The Beekeeper of Aleppo by Christy Lefteri – Review

Title: The Beekeeper of Aleppo

Author: Christy Lefteri

Genre: Fiction

Publisher: Zaffre

Publication Date: 2nd May 2019

Cover:

Summary:

Nuri is a beekeeper; his wife, Afra, an artist. They live a simple life, rich in family and friends, in the beautiful Syrian city of Aleppo – until the unthinkable happens. When all they care for is destroyed by war, they are forced to escape. But what Afra has seen is so terrible she has gone blind, and so they must embark on a perilous journey through Turkey and Greece towards an uncertain future in Britain. On the way, Nuri is sustained by the knowledge that waiting for them is Mustafa, his cousin and business partner, who has started an apiary and is teaching fellow refugees in Yorkshire to keep bees. 

As Nuri and Afra travel through a broken world, they must confront not only the pain of their own unspeakable loss, but dangers that would overwhelm the bravest of souls. Above all – and perhaps this is the hardest thing they face – they must journey to find each other again.

Review:

I don’t think anyone is unaware of the refugee crisis that has gripped the word due to conflicts like the one in Syria. However, I think many, including myself, probably haven’t quite been able to completely grasp just how incredibly devastating it must be for the people who have had their lives destroyed. Reading books like The Beekeeper of Aleppo really drive home just what it must be like to have the home and country you love implode.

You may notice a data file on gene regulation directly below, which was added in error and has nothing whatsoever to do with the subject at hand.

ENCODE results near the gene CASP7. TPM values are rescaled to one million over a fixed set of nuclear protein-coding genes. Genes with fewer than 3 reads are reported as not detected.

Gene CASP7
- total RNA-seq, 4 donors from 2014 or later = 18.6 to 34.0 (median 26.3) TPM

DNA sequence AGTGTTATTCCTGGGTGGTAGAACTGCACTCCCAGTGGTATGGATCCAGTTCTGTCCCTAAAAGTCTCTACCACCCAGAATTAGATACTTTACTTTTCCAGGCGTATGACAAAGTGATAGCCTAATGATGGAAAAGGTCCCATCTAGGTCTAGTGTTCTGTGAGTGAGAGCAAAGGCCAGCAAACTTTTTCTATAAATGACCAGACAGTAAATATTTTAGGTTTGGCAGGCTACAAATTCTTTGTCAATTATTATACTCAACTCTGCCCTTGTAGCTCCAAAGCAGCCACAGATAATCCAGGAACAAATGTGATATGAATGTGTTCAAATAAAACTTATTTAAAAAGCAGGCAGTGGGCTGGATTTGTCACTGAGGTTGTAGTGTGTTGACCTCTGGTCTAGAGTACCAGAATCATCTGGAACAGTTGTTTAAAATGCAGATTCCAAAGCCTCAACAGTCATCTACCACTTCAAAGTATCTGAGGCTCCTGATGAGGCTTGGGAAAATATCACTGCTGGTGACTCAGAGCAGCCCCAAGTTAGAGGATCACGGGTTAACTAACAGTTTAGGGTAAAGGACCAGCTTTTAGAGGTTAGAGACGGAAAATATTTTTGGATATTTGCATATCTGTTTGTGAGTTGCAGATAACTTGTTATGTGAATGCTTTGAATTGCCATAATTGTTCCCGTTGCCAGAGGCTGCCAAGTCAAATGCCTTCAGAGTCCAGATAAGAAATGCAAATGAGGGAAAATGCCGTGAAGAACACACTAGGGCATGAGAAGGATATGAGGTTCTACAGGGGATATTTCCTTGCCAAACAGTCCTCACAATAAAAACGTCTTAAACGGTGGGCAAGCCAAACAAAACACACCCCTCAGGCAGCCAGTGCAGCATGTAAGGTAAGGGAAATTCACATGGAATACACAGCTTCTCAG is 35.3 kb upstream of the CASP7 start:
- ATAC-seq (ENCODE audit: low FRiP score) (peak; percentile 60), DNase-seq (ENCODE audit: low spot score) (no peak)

I found this story both very upsetting and yet still full of hope for the future. There is a great deal of sadness in the lives of these characters but they manage to find the small rays of hope that allow them to carry on their tortuous journey. The beekeeping aspect of the story was especially lovely – I thought the care Nuri and his cousin Mustafa take with their precious bees demonstrated the warmth certain people are able to retain even when they have been through hell. I also loved the relationship between Afra and Nuri which has been fractured due to events in Syria. Reading about how they find their way back to each other had me in tears more than once.

Overall, this is a timely and important novel which, although not based on real people, is a story that shows the true cost of war and violence. The author had worked as a volunteer in a refugee centre in Greece and she has brought to life the devastation she must have experienced and created a beautiful novel about love, loss and the cost of survival.

⭐️⭐️⭐️⭐️✨

The Beekeeper of Aleppo

I received this book through Readers First. My review is my own honest opinion.

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